The Saltaire Village Website, World Heritage Site
Colin Coates
Reel Lives
Mill Workers
House Histories
Extra Biographies
News: 100 years ago
Second Boer War
WW1: Saltaire Story
WW2: Roll of Honour
Social History
Back button | Home | Colin Coates research | Additional Biographies | G
Image: Saltaire postcard. Date unknown.
Saltaire People: Additional Biographies
Researched by Colin Coates

Saltaire People: surnames beginning with:

A | B | C | D | E | F | G | H | I | J | K | L | M | N | O | P | Q | R | S | T | U | V | W | X | Y | Z

Garnham, Albert Charles William
c1858 – 15 June 1924

Albert Charles William Garnham was the son of William Garnham. William was born c1836 in Gislingham in Suffolk. He married Emily Barker in 1856 in Suffolk.

Albert, the eldest of four children child, was born 1858 in Horsforth. He was baptised 27 March 1859 at St James in Woodside, Horsforth. In 1861 the family were living in Horsforth with William working as a labourer. By 1871 they moved to Southill in the city of York. William died in 1878. In 1881 Albert was working as a breacher and living with his widowed mother in Bramley.

Albert married Jane Elizabeth Dean in Bramley in 1887. They had nine children including six daughters: - Emily (b1889), Annie (b1893), Lizzie (b1896), Agnes (b1900), Edith (b1904) and Marion (b1906).  In 1891 and 1901 they lived in Bramley with Albert working as a labourer. By 1907 they had moved to 8 Katherine Street in Saltaire. In 1911 Albert was working as a mill roving man. From around 1917 Albert ran a bakery from, and lived with his family at, 20/21 Titus Street in Saltaire.

Albert died 15 July 1924 and he was buried at Nab Wood Cemetery in Shipley. His widowed, Jane, was buried alongside, when she died 25 March 1944. She had been living at 13 Grasmere Road in Bradford.

Following Albert’s death, two of his daughters, Emily and Edith continued with the bakery, which they ran until around 1938.

Gill, Robert
1858 - 10 April 1927

Robert Gill's biography has been updated and relocated in the Mill Workers section >

Goldsbrough, Harriet (nee Smith)
16 November 1893 – 1951

Harriet Smith was the daughter of David Smith. David was born 1854 in Ossett. He married Mary Ellam in 1880 in Dewsbury. In 1881 they were living in Ossett with David working as a card cleaner. By 1891 they had moved to Mirfield.

Harriet was born 16 November 1893 in Mirfield. In 1901 the family lived in Kirkheaton with David working as an overlooker in a woollen scrubbing dept. In 1911 Harriet was a domestic servant for the Machell family in Ossett. She married Arthur Goldsbrough in 1919. By 1921 they were living at 6 Ada Street in Saltaire where Harriet would spend the rest of her life.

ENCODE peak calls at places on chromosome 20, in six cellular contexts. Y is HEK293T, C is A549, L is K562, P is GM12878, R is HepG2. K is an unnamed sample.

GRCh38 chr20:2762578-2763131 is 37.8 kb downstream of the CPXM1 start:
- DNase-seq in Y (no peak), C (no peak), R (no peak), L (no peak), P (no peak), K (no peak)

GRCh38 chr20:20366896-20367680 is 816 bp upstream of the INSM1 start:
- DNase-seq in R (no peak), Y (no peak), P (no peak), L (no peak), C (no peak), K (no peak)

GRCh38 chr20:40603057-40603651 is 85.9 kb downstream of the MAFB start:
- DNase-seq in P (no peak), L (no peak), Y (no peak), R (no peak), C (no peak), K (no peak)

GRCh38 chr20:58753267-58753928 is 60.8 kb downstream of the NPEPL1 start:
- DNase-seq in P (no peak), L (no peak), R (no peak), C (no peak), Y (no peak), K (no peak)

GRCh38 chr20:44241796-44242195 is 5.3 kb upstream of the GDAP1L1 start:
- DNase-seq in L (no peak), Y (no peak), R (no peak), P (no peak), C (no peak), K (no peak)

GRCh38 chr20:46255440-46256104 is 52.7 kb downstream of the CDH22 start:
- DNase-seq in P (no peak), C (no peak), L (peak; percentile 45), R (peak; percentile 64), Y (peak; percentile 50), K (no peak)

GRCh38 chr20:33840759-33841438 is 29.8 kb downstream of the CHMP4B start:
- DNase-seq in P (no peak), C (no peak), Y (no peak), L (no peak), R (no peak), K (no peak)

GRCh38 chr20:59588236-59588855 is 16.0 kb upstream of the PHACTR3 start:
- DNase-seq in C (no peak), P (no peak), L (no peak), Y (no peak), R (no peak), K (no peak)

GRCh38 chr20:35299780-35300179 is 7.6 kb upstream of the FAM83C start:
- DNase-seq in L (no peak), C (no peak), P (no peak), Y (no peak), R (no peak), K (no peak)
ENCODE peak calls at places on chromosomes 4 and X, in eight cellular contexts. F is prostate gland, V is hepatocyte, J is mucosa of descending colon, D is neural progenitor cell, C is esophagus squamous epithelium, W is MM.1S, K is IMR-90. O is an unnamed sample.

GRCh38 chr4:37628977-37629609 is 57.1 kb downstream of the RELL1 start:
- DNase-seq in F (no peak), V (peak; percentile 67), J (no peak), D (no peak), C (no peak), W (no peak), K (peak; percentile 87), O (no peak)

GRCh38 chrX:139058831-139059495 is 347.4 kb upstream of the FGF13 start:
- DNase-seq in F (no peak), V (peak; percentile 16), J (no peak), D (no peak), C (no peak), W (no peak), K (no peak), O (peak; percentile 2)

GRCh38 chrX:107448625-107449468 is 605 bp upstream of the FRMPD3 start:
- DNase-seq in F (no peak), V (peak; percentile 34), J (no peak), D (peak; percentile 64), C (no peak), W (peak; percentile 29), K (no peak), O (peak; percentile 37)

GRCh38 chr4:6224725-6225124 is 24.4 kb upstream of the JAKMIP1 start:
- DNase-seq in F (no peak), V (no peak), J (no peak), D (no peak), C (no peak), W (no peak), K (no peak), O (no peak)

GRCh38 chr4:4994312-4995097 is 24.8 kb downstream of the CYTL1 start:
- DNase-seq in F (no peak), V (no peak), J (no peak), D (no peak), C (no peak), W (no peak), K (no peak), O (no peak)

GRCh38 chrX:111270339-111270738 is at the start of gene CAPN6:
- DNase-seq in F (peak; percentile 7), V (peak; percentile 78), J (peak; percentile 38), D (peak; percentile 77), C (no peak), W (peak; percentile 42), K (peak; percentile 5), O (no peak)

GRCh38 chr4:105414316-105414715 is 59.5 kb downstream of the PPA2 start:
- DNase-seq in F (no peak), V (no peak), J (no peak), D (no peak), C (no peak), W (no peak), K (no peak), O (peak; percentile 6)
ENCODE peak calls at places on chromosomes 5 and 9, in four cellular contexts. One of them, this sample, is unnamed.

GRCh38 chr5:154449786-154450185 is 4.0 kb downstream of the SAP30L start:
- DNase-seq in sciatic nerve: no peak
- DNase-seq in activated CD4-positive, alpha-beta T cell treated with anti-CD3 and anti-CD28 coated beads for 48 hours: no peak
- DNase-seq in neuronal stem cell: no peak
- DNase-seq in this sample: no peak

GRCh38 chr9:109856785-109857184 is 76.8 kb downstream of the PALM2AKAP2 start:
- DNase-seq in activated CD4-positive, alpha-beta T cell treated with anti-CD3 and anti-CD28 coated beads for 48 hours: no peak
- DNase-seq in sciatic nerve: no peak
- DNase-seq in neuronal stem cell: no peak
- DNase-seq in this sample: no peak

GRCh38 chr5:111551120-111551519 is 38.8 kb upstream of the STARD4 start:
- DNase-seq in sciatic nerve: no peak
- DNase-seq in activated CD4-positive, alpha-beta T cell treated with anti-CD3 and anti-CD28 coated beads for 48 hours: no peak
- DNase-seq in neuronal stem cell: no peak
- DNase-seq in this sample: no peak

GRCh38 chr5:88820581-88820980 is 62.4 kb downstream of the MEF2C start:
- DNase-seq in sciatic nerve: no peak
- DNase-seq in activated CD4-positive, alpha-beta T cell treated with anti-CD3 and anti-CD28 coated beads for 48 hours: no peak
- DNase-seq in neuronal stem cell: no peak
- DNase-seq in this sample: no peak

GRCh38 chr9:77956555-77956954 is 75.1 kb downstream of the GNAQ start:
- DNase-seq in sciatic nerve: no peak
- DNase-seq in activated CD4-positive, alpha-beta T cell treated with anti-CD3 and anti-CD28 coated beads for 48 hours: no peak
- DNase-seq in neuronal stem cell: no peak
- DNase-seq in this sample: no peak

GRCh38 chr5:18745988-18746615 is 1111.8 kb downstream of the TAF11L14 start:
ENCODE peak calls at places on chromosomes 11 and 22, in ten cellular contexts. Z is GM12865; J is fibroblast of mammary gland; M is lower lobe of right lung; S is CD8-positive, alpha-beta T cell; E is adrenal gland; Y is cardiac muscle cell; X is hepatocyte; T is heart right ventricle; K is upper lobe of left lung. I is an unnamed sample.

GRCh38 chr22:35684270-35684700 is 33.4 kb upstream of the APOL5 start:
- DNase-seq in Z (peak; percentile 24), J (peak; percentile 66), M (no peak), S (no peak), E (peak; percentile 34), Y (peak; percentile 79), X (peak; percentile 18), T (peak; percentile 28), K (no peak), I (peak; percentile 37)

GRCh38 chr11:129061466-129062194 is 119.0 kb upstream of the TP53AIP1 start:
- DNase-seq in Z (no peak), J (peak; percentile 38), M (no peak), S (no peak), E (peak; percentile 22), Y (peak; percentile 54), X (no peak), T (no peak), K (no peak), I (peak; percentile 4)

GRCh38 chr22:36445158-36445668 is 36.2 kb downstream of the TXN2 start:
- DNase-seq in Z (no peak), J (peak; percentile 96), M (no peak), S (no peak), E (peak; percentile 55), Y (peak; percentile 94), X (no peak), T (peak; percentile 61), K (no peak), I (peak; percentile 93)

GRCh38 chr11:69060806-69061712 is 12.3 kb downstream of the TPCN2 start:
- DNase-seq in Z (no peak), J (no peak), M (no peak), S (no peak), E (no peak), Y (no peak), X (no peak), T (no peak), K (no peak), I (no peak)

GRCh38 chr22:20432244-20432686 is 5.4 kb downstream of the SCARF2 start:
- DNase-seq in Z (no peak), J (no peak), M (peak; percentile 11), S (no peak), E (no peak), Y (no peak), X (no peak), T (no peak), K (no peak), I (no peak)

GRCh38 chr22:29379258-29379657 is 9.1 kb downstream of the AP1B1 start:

In the Shipley Times 24 December 1938 it was reported that Mrs Goldsbrough of 6 Ada Street won the 2nd prize at a whist drive held in the Saltaire Institute, organised by the Shipley Fire Brigade. In 1939 Arthur was working as a cloth warehouseman and Harriet as a cloth picker.

Report from the Shipley Times 28 September 1949 as follows: -

Three Shipley women received slight injuries when the motor-coach in which they were returning from Blackpool illuminations collided with another in Worley Road, Clitheroe, early on Sunday morning.
The three women were members of Messrs W Parkinson’s (Canal Ironworks) annual canteen trip, and the motor coach contained a majority of Shipley people.
The women were Mary Hodgson of 30 West Royd Crescent, Windhill; Harriet Goldsbrough of 6 Ada Street, Saltaire; and Mary Redman of 73 Crag Road, Windhill.
Altogether 13 passengers in the two coaches were injured – none seriously – and were taken to Blackburn Infirmary. None were detained.
Mrs Goldsbrough told a “Shipley Times” reporter that their coach was one of a “convoy” on the way from Blackpool about 1.20 a.m.
“Suddenly, “said Mrs Goldsbrough, “a bus appeared from nowhere in front of us. Our driver applied his brakes and we were all thrown forward. Mrs Redman, who was near the driver, was flung forward so that her head went through the windscreen. She was cut about the forehead, but not seriously.”
Mrs Goldsbrough said that her bus sheared through the side of the other one. “A police sergeant who arrived later said it was a miracle no one had been injured,” she commented. Mrs Goldsbrough sustained a bruised jaw.
It was later learned that the other bus was only ten minutes from its destination when the collision occurred.

Harriet died in 1951.





Our friends

Salts Mill

David Hockney

Saltaire United Reformed Church

Saltaire Inspired

Saltaire Festival

Saltaire Archive

Saltaire Daily Photo


Content copyright of individual contributors.
Please enquire.


This website

Colin Coates

The Saltaire Journal, Nemine Juvante Publications


Editor: Flinty Maguire

Reseacher: Colin Coates

Saltaire Social History


This website is unfunded and run by volunteers. We do our best! The information may be inaccurate or out of date.